Chronic wasting disease
Cross-section of deer

Chronic wasting disease

Download a map of the chronic wasting disease sampling areas for the 2023–24 hunting season.

Visit a check station to test your harvested deer or elk for chronic wasting disease.

Check CWD test results

Chronic Wasting Disease (CWD) is a relatively rare transmissible disease that affects the nervous systems of deer, elk and moose. Infected animals develop brain lesions, become emaciated, appear listless and have droopy ears, may salivate excessively and eventually die. There is no evidence that CWD naturally infects domestic livestock. Chronic Wasting Disease has been detected in free-ranging and captive cervids in multiple states and Canadian provinces (view a map). Recently, CWD was also detected in free-ranging reindeer and moose in Scandinavia.

Where is it in Utah?

Chronic Wasting Disease has been found in three different geographic areas within Utah (view a map). The disease was first discovered in Utah in 2002 in a buck taken during the rifle hunt near Vernal. A second positive was discovered in Utah in early 2003, when a mule deer doe that died in an agricultural field near Moab, Utah, also tested positive. Chronic wasting disease was detected in a third in late 2003 when a mule deer doe taken in a depredation situation near Fountain Green tested positive. As of Nov. 28, 2023, 188 mule deer and four elk have tested positive for CWD in Utah.

What causes it?

Cross-section of deer

Chronic wasting disease is caused by small proteinaceous infectious particles called prions. Prion-caused diseases are known as transmissible spongiform encephalopathies (TSE) and include Bovine Spongiform Encephalopathy (BSE or "Mad Cow Disease" in cattle), Scrapie (in sheep and goats) and Creutzfeldt-Jakob Disease (CJD, in humans). Infected animals may shed prions in urine, feces and saliva. Transmission may occur directly through contact with an infected animal or indirectly through environmental contamination. Prions are extremely resistant in the environment and can stay infectious for years. According to the Centers for Disease Control (CDC), the risk of transmission from animals to humans is considered extremely low.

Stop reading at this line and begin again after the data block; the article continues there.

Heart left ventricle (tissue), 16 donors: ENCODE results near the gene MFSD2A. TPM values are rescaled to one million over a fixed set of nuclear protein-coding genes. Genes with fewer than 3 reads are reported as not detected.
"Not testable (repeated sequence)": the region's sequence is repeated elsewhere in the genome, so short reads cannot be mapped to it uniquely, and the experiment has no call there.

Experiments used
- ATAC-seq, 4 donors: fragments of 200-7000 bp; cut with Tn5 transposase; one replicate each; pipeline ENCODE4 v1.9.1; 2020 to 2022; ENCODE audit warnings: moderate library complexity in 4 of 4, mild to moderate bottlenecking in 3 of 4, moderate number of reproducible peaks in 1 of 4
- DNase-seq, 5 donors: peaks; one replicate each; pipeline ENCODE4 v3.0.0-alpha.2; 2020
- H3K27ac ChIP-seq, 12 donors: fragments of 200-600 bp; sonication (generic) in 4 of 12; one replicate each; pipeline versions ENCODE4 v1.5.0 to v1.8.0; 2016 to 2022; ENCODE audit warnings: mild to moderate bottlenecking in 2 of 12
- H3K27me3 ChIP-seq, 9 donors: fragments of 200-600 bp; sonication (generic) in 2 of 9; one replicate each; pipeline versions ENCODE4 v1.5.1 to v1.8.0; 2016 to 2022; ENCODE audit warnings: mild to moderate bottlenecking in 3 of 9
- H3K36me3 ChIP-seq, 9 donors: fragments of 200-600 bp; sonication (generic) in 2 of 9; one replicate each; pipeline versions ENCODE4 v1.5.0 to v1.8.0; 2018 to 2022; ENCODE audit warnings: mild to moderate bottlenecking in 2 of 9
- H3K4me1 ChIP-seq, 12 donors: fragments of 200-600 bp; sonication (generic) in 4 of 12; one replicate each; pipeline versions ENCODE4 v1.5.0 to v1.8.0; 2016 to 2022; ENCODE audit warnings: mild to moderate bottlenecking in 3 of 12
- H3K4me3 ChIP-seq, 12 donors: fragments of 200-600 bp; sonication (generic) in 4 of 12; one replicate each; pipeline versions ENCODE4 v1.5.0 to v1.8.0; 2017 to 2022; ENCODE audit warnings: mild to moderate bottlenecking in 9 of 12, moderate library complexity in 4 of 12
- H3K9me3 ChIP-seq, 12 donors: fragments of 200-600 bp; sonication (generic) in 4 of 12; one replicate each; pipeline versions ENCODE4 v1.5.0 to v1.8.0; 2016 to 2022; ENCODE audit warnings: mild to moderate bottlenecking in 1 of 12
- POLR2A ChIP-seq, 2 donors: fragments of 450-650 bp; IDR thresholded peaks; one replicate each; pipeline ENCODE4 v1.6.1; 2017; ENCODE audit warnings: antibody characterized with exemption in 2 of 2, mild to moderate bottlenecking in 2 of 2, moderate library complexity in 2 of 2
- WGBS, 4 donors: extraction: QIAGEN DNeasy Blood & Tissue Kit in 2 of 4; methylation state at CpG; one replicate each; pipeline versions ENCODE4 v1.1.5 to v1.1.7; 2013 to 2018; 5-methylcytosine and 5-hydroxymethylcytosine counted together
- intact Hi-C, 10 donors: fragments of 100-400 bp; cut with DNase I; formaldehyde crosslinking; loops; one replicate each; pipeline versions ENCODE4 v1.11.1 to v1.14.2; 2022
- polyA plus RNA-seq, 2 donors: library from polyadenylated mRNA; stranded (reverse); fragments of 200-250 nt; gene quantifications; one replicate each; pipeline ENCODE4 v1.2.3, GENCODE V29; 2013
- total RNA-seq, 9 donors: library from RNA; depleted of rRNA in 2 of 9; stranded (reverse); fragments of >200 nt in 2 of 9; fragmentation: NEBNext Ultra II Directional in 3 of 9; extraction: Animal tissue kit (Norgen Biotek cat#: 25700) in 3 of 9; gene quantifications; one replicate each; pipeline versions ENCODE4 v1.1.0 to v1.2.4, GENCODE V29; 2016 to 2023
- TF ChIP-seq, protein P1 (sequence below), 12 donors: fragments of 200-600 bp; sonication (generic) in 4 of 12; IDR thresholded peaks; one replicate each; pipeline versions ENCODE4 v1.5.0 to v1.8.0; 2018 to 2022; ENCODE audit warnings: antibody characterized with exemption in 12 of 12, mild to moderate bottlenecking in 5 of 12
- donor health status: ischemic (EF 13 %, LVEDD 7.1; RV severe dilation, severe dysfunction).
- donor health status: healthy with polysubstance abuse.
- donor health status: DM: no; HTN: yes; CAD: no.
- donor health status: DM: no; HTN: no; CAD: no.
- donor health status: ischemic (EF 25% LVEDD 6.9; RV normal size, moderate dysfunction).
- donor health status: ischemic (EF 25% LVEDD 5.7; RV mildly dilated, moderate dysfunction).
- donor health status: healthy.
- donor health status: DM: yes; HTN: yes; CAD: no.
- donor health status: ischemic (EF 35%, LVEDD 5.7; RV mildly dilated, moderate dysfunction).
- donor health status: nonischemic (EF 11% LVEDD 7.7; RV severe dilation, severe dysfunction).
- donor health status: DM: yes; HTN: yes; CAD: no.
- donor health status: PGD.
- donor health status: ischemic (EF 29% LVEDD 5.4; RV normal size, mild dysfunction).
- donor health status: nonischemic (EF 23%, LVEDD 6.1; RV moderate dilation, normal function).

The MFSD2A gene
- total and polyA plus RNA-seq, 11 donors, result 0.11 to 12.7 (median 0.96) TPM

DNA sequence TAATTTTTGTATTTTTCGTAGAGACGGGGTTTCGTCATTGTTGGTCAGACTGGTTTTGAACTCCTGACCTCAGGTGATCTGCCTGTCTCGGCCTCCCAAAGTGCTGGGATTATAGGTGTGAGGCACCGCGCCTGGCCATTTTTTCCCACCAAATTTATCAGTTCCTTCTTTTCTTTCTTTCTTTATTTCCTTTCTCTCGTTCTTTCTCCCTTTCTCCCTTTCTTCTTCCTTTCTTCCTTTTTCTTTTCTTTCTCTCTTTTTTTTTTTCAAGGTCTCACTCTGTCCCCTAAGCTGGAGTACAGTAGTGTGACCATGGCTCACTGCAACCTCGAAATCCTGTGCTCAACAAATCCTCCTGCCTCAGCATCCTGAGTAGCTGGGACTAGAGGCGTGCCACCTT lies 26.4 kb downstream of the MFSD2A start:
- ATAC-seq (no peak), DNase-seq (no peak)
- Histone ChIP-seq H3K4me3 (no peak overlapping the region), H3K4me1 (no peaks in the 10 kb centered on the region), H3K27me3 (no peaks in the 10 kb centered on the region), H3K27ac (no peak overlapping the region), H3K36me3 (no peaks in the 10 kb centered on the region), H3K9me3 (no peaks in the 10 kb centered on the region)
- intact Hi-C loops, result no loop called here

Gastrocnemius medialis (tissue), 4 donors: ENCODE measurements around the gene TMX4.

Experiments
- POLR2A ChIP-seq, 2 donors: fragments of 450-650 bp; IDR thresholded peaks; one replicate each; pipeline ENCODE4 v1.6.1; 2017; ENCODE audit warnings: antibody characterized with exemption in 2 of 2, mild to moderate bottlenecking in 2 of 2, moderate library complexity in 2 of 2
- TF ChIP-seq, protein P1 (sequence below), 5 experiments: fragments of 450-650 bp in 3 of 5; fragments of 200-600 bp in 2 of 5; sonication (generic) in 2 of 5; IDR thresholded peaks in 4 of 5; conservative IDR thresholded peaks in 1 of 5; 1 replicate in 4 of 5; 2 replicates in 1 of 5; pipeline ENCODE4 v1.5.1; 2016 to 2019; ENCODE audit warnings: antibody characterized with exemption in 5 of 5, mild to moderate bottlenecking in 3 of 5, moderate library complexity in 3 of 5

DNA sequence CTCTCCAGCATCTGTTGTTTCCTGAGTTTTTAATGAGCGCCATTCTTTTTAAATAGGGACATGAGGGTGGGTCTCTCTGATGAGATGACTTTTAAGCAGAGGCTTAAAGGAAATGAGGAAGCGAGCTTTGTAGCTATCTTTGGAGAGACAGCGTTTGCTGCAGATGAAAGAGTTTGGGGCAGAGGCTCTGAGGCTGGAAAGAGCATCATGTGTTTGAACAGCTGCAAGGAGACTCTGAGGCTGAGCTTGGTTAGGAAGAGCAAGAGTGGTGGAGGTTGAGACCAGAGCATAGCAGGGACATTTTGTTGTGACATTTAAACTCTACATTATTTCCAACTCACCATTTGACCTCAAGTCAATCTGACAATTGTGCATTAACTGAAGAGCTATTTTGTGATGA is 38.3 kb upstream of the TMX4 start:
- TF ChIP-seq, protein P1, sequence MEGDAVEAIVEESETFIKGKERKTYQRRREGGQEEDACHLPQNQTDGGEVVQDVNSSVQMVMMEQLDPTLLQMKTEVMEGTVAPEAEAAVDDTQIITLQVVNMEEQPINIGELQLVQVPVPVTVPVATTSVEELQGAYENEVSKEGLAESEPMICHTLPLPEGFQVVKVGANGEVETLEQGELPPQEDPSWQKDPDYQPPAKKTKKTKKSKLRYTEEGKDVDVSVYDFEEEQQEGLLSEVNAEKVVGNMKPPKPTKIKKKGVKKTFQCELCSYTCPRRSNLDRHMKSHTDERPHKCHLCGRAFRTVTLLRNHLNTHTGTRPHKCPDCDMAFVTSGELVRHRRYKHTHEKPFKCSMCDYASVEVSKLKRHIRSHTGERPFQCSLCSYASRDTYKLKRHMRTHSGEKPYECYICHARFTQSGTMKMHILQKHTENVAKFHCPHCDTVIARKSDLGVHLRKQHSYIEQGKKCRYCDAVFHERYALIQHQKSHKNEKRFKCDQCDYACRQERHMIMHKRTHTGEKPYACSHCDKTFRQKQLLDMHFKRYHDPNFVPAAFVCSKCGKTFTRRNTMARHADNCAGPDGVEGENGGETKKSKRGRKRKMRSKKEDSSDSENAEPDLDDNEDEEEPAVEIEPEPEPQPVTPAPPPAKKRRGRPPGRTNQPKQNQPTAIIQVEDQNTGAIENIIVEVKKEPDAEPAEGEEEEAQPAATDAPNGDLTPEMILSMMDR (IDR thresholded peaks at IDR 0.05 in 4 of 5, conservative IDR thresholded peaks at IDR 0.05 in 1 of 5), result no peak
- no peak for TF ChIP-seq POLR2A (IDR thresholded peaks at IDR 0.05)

To date, there has never been any direct evidence that CWD can be transmitted from animals to humans. Recently, preliminary results from a laboratory research project funded by the Alberta Prion Research Institute and Alberta Livestock Meat Agency, and led by a Canadian Food Inspection Agency scientist indicated that CWD has been transmitted to cynomolgus macaques through intracranial and oral routes of exposure. Both infected brain and muscle tissues were found to transmit disease to the macaques.

The CDC recommends not consuming meat from CWD infected animals. Read more information from the CDC about CWD.


Hunters should not harvest animals that appear sick, nor should they eat meat from suspect animals. The DWR advises hunters to take these simple precautions when handling the carcass of any deer or elk:

  • Do not handle or consume wild game animals that appear sick. Instead, contact your local DWR office and notify them of the location of the sick animal.
  • Do not consume meat from animals known to be infected with CWD.
  • Wear rubber or latex gloves when field dressing big game.
  • On all deer, bone out the meat, and avoid consuming the brain, spinal cord, eyes, spleen and lymph nodes of harvested animals.
  • Minimize handling of soft tissues and fluids. Wash hands with soap and warm water after handling any parts of the carcass.
  • Knives, saws and cutting table surfaces should be disinfected using a solution of 50 percent household bleach for at least an hour.
  • Please contact the Utah Division of Wildlife Resources for additional information or if you see a sick animal while hunting.
Animal with watery glands

Animal afflicted with chronic wasting disease

Photo courtesy of Wyoming Game & Fish

Animal with watery glands

Animal afflicted with chronic wasting disease.

Photo courtesy of Wyoming Game & Fish

What is DWR currently doing about CWD?

The DWR has a monitoring and management plan for CWD that shares factual information with the public, provides early detection, and prevents or minimizes the spread of the disease.

Prior to 2020, units where CWD was previously detected were sampled on an annual basis to monitor the prevalence and distribution of the disease. Units where CWD had not been detected in the past were sampled on a rotational basis in order to detect potential new areas of infection as early as possible.